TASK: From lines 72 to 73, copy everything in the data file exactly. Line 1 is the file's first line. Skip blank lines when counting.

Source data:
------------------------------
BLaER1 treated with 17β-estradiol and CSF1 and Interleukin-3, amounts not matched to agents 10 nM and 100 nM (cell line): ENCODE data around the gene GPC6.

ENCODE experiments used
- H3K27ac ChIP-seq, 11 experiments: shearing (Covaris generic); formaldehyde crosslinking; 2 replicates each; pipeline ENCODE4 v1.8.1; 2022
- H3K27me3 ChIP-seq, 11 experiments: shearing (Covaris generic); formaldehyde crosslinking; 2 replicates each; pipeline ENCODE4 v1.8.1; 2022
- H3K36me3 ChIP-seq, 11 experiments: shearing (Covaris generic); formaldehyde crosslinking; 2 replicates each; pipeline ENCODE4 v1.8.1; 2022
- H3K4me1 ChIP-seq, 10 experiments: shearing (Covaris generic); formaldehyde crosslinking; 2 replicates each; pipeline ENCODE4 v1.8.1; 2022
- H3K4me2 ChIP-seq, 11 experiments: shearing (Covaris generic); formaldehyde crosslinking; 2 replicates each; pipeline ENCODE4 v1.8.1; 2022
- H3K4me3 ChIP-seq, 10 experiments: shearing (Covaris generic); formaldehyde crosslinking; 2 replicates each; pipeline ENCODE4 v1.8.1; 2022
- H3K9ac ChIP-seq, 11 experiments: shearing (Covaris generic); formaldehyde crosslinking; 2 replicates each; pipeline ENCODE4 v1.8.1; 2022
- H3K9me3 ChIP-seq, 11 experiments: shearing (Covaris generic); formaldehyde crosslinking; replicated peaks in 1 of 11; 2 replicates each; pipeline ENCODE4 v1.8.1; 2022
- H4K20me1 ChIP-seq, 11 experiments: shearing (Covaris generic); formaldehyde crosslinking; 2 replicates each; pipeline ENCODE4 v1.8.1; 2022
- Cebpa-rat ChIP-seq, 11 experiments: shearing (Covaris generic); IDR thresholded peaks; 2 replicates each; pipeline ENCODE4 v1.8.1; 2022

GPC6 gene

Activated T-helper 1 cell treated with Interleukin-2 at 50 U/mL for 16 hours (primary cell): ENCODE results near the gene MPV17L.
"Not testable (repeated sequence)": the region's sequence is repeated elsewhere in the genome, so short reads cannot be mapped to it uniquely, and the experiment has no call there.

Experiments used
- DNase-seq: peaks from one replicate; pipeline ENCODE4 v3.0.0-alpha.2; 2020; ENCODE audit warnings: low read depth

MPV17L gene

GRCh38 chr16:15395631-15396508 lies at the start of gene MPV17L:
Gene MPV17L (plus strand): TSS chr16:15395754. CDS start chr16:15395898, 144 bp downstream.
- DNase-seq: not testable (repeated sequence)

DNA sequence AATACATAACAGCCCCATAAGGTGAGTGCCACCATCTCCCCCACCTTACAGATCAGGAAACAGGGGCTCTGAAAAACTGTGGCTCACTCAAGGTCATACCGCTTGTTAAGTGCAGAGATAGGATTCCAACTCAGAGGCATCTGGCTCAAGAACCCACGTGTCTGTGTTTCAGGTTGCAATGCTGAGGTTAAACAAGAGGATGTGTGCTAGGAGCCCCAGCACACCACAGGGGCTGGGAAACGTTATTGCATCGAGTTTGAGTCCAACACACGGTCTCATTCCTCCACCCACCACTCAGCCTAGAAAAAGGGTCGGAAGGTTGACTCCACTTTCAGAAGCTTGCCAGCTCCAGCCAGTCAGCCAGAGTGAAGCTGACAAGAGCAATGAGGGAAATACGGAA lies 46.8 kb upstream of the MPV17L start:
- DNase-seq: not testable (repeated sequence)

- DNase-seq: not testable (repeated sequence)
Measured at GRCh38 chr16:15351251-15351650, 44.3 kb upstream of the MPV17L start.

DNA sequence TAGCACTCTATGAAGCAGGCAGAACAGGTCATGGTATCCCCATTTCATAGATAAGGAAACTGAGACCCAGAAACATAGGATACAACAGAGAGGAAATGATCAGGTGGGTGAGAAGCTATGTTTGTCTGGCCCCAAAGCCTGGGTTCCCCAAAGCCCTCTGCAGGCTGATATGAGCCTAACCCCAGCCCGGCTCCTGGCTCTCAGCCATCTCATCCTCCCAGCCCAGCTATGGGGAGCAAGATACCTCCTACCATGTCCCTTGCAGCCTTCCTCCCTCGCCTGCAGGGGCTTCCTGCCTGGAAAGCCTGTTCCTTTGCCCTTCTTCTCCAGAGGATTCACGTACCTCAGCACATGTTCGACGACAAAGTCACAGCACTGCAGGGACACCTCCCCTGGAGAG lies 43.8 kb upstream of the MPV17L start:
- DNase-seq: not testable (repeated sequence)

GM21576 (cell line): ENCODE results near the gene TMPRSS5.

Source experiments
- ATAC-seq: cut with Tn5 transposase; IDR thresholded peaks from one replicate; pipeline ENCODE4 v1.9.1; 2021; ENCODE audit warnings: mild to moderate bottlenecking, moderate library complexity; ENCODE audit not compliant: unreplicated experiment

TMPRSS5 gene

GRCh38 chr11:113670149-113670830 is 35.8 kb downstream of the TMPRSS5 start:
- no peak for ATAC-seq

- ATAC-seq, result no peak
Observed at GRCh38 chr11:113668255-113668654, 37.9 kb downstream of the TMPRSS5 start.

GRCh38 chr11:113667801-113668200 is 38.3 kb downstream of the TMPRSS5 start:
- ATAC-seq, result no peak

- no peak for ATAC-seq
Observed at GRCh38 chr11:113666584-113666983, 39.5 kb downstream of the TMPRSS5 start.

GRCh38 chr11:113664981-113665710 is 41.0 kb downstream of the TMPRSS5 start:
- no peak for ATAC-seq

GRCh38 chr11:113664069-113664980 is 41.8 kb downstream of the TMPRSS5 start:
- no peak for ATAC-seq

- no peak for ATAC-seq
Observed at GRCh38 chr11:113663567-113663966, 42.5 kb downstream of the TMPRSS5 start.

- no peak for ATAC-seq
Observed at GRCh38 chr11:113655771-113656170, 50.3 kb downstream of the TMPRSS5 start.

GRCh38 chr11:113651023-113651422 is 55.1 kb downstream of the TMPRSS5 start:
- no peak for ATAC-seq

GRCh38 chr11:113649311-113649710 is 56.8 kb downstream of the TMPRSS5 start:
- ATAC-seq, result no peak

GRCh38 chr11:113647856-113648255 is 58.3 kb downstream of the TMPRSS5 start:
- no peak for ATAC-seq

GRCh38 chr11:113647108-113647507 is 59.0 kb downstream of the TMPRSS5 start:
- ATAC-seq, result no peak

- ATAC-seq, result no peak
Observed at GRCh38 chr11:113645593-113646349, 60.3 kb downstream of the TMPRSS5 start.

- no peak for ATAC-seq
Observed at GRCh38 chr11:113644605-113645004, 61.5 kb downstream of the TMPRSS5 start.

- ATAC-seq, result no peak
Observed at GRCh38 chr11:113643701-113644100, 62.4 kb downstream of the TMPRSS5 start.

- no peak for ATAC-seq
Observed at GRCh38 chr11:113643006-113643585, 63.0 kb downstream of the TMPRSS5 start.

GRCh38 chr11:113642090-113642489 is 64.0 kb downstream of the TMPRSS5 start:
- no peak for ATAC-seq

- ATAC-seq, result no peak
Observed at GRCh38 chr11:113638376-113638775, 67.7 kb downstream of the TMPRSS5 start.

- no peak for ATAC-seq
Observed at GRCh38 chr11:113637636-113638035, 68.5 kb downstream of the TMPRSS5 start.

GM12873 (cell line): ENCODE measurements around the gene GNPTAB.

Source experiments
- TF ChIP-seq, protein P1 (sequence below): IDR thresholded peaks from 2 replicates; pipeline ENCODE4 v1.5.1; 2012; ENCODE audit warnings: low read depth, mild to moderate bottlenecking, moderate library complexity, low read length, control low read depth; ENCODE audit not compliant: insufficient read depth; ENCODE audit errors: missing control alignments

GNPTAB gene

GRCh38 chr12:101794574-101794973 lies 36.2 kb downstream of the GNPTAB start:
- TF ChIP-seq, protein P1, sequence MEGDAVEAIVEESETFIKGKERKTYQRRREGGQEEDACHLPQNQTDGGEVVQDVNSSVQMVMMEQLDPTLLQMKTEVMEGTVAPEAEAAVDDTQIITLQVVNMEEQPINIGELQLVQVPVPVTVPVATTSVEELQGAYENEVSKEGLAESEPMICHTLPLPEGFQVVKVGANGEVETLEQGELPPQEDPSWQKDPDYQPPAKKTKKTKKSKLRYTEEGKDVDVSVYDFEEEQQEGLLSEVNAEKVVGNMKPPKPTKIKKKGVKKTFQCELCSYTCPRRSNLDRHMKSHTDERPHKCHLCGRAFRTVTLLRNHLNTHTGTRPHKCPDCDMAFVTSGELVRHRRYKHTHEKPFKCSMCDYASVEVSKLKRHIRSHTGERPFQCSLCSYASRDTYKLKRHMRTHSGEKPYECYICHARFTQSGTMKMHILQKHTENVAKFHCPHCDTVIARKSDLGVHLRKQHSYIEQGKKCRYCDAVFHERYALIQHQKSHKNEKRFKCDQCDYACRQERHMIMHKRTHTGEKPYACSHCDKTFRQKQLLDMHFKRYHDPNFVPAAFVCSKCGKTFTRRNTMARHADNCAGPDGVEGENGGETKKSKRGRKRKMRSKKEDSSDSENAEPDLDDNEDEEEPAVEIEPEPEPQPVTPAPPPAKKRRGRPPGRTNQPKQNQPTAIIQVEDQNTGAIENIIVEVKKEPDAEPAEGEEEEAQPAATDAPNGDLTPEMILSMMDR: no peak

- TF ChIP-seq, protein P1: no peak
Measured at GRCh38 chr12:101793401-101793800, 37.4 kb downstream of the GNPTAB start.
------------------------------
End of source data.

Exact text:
- TF ChIP-seq, protein P1 (sequence below): IDR thresholded peaks from 2 replicates; pipeline ENCODE4 v1.5.1; 2012; ENCODE audit warnings: low read depth, mild to moderate bottlenecking, moderate library complexity, low read length, control low read depth; ENCODE audit not compliant: insufficient read depth; ENCODE audit errors: missing control alignments

GNPTAB gene